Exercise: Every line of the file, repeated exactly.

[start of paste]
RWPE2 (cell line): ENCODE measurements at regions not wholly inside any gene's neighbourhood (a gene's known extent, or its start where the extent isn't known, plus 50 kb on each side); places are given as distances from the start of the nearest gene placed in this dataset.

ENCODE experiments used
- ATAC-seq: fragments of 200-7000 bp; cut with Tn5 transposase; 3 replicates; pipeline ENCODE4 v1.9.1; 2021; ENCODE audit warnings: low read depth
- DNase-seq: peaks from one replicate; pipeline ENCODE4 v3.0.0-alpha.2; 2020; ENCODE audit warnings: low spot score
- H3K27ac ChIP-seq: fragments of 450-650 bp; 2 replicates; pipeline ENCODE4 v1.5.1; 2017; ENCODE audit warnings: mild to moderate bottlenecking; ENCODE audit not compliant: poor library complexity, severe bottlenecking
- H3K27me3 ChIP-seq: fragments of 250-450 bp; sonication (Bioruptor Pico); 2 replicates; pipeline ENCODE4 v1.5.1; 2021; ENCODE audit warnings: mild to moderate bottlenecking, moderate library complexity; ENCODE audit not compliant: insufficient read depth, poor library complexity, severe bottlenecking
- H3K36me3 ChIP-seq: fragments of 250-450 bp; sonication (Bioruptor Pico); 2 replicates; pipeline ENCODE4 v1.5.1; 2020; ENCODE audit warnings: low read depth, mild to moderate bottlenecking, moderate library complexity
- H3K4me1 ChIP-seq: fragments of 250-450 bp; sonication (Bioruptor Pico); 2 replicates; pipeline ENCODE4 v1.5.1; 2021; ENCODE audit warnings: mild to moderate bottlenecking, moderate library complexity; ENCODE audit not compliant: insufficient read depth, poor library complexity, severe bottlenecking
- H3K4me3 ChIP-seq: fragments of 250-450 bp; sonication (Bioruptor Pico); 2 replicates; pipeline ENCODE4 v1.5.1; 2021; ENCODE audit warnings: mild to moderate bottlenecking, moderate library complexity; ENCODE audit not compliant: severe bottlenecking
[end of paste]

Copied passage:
RWPE2 (cell line): ENCODE measurements at regions not wholly inside any gene's neighbourhood (a gene's known extent, or its start where the extent isn't known, plus 50 kb on each side); places are given as distances from the start of the nearest gene placed in this dataset.

ENCODE experiments used
- ATAC-seq: fragments of 200-7000 bp; cut with Tn5 transposase; 3 replicates; pipeline ENCODE4 v1.9.1; 2021; ENCODE audit warnings: low read depth
- DNase-seq: peaks from one replicate; pipeline ENCODE4 v3.0.0-alpha.2; 2020; ENCODE audit warnings: low spot score
- H3K27ac ChIP-seq: fragments of 450-650 bp; 2 replicates; pipeline ENCODE4 v1.5.1; 2017; ENCODE audit warnings: mild to moderate bottlenecking; ENCODE audit not compliant: poor library complexity, severe bottlenecking
- H3K27me3 ChIP-seq: fragments of 250-450 bp; sonication (Bioruptor Pico); 2 replicates; pipeline ENCODE4 v1.5.1; 2021; ENCODE audit warnings: mild to moderate bottlenecking, moderate library complexity; ENCODE audit not compliant: insufficient read depth, poor library complexity, severe bottlenecking
- H3K36me3 ChIP-seq: fragments of 250-450 bp; sonication (Bioruptor Pico); 2 replicates; pipeline ENCODE4 v1.5.1; 2020; ENCODE audit warnings: low read depth, mild to moderate bottlenecking, moderate library complexity
- H3K4me1 ChIP-seq: fragments of 250-450 bp; sonication (Bioruptor Pico); 2 replicates; pipeline ENCODE4 v1.5.1; 2021; ENCODE audit warnings: mild to moderate bottlenecking, moderate library complexity; ENCODE audit not compliant: insufficient read depth, poor library complexity, severe bottlenecking
- H3K4me3 ChIP-seq: fragments of 250-450 bp; sonication (Bioruptor Pico); 2 replicates; pipeline ENCODE4 v1.5.1; 2021; ENCODE audit warnings: mild to moderate bottlenecking, moderate library complexity; ENCODE audit not compliant: severe bottlenecking